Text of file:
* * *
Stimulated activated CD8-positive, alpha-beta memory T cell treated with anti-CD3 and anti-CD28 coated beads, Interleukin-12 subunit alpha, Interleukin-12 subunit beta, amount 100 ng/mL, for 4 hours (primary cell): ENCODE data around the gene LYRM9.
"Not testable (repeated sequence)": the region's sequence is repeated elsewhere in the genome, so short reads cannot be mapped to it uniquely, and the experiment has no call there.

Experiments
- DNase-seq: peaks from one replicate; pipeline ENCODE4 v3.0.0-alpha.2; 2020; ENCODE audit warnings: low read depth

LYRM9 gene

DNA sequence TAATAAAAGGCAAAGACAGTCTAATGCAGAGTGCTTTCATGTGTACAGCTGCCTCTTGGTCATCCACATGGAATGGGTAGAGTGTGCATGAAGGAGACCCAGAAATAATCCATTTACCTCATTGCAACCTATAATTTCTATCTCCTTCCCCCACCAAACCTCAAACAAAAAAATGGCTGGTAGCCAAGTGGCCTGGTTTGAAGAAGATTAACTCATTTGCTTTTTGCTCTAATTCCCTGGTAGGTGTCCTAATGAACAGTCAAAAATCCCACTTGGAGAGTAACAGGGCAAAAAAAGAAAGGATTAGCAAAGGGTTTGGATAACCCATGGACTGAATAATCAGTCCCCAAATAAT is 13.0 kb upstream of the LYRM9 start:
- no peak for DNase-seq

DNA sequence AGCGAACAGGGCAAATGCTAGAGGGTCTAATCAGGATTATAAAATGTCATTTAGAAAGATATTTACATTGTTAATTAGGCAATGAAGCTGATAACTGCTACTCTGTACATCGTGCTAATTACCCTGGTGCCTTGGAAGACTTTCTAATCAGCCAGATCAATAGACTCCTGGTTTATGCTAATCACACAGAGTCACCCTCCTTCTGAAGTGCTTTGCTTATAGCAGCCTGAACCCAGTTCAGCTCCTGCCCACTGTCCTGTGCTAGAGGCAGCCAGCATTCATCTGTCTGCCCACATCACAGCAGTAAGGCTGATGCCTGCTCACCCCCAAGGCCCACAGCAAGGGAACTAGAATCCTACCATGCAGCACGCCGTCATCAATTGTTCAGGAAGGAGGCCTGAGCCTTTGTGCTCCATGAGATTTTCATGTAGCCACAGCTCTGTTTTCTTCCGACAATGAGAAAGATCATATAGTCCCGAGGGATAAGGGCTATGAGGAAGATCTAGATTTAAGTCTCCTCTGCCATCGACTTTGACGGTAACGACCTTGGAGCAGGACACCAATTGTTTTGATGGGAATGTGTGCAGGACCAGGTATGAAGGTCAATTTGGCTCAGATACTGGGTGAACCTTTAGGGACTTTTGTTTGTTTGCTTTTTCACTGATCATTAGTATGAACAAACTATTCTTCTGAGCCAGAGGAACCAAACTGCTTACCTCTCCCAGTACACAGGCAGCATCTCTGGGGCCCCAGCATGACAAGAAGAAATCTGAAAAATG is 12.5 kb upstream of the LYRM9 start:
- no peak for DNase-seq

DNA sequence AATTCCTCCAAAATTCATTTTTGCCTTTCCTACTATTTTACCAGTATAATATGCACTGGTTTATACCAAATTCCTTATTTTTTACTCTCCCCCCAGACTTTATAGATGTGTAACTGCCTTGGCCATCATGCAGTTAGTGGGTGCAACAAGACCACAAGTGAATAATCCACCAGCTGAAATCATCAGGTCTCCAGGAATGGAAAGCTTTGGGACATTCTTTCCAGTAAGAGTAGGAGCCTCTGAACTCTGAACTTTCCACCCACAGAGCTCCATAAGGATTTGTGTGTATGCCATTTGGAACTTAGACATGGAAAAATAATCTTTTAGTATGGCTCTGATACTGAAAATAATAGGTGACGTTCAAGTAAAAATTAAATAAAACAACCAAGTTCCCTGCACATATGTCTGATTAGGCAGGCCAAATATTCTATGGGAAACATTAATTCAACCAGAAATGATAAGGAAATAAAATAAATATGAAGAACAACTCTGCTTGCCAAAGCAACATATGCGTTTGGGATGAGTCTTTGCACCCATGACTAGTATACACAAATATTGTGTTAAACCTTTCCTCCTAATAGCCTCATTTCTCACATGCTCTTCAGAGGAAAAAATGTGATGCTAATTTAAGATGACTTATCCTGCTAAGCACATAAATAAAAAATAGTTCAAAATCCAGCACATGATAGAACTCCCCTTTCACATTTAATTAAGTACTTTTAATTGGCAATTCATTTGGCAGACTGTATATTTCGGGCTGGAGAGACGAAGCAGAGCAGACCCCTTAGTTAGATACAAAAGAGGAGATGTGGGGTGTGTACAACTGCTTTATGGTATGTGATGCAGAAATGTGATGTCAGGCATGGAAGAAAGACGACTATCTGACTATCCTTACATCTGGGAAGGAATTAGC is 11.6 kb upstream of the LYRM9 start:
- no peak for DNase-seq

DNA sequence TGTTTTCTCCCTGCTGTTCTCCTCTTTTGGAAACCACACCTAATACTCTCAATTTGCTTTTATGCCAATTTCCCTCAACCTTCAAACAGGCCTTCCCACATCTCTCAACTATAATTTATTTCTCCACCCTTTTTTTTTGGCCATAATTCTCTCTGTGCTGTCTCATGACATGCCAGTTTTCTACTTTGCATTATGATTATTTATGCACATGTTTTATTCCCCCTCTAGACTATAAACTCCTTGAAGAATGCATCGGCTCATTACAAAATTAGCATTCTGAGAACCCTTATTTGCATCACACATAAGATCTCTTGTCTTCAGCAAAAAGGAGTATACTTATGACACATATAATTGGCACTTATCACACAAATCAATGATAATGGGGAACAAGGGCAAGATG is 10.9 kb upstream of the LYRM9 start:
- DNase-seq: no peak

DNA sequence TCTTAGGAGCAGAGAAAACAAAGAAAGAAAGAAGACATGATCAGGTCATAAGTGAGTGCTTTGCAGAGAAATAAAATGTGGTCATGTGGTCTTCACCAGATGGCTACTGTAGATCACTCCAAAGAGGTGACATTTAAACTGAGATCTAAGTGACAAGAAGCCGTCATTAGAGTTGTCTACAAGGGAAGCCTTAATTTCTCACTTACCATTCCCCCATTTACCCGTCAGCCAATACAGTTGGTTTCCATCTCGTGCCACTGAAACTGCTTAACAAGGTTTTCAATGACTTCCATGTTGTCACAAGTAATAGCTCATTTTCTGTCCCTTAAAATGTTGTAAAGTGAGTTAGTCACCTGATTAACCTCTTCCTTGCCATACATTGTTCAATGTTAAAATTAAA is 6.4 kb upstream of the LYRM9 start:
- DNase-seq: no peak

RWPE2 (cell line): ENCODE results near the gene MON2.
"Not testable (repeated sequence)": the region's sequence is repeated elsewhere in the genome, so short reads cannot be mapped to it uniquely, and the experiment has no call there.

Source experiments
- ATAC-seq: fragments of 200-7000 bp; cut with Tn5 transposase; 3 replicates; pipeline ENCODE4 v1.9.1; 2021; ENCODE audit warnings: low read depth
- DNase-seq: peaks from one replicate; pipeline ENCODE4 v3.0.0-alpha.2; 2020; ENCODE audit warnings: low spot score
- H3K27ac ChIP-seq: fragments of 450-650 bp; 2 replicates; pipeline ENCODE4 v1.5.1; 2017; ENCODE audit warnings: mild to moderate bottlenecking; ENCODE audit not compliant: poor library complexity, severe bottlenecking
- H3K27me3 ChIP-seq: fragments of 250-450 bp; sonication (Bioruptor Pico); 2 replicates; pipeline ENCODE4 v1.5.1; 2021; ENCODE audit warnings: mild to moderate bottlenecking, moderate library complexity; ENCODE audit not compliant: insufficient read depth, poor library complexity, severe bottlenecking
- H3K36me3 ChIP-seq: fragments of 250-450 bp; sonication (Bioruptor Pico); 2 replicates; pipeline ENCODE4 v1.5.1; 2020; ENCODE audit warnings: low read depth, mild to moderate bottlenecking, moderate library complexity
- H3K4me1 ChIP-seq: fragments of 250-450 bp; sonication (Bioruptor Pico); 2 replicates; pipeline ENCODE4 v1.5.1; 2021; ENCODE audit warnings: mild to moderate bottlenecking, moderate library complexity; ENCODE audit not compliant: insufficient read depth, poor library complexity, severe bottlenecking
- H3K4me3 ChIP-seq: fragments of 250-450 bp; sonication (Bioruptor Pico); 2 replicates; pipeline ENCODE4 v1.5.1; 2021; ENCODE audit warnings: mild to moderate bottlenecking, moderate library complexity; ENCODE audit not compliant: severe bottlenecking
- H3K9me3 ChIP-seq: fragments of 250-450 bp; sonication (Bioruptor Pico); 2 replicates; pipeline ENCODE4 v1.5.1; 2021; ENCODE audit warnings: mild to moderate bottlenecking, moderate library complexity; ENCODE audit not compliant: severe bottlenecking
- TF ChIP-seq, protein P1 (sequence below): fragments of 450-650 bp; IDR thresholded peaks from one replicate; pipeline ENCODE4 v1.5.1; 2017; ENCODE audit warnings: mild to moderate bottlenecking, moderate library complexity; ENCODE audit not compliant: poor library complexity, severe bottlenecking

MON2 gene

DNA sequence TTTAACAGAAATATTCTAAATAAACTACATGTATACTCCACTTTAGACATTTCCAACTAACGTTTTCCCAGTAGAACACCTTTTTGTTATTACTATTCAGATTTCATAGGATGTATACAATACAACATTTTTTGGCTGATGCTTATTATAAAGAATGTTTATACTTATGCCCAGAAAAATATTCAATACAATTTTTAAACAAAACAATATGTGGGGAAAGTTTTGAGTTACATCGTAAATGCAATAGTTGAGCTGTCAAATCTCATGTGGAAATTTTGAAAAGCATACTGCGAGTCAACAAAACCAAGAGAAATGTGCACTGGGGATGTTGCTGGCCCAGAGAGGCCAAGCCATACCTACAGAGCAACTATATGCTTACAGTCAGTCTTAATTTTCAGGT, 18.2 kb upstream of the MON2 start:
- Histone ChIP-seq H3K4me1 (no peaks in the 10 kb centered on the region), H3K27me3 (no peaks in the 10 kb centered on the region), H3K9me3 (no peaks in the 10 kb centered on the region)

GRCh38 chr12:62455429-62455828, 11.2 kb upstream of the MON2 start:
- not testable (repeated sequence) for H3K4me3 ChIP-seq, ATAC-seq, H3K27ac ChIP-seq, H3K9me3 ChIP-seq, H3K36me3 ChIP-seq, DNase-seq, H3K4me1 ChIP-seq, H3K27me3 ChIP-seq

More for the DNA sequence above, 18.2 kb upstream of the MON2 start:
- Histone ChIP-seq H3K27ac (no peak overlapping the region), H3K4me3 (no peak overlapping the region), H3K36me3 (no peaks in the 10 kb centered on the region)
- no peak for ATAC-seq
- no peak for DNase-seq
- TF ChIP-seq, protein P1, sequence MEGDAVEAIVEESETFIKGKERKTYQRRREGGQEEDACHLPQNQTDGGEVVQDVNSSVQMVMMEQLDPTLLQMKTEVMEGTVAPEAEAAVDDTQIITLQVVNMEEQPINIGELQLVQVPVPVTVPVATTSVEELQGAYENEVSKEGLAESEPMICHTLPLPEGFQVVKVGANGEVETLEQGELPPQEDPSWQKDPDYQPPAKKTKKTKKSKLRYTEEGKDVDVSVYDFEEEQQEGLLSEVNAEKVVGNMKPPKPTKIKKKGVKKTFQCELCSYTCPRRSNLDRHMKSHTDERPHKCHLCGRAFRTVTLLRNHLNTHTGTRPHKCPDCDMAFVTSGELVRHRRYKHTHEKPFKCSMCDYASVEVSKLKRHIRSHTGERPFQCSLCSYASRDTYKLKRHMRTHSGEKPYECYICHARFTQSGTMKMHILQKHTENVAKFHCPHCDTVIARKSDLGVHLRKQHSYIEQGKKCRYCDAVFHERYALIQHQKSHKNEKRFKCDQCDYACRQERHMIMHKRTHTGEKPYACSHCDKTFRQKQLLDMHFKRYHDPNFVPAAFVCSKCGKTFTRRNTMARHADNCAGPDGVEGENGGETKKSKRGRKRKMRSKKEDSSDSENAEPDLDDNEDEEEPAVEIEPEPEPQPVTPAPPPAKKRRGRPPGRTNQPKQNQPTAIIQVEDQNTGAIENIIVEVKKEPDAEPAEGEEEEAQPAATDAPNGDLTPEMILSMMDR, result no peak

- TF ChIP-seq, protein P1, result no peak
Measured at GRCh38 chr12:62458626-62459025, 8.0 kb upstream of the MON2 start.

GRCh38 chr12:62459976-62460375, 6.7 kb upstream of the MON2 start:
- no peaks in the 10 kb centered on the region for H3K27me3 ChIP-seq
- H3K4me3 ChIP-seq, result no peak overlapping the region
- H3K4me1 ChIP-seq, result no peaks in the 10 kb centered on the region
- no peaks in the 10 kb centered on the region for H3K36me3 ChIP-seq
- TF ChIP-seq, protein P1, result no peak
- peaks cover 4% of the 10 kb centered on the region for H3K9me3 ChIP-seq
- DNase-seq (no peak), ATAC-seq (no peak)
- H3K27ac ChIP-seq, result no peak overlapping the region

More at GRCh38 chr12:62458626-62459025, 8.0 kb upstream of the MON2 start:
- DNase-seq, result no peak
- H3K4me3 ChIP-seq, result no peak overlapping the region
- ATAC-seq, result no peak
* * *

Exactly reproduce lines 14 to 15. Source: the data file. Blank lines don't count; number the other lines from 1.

DNA sequence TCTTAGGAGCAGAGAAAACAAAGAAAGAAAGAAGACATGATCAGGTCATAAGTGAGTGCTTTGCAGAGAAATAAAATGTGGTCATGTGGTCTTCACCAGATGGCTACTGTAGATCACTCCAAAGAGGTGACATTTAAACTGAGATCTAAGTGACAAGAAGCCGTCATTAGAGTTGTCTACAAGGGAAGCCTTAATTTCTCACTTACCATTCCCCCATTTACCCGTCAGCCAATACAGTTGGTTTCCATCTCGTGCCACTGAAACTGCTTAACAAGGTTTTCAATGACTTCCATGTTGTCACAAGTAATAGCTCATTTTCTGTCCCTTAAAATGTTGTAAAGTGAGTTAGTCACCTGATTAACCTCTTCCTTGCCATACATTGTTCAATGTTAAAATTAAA is 6.4 kb upstream of the LYRM9 start:
- DNase-seq: no peak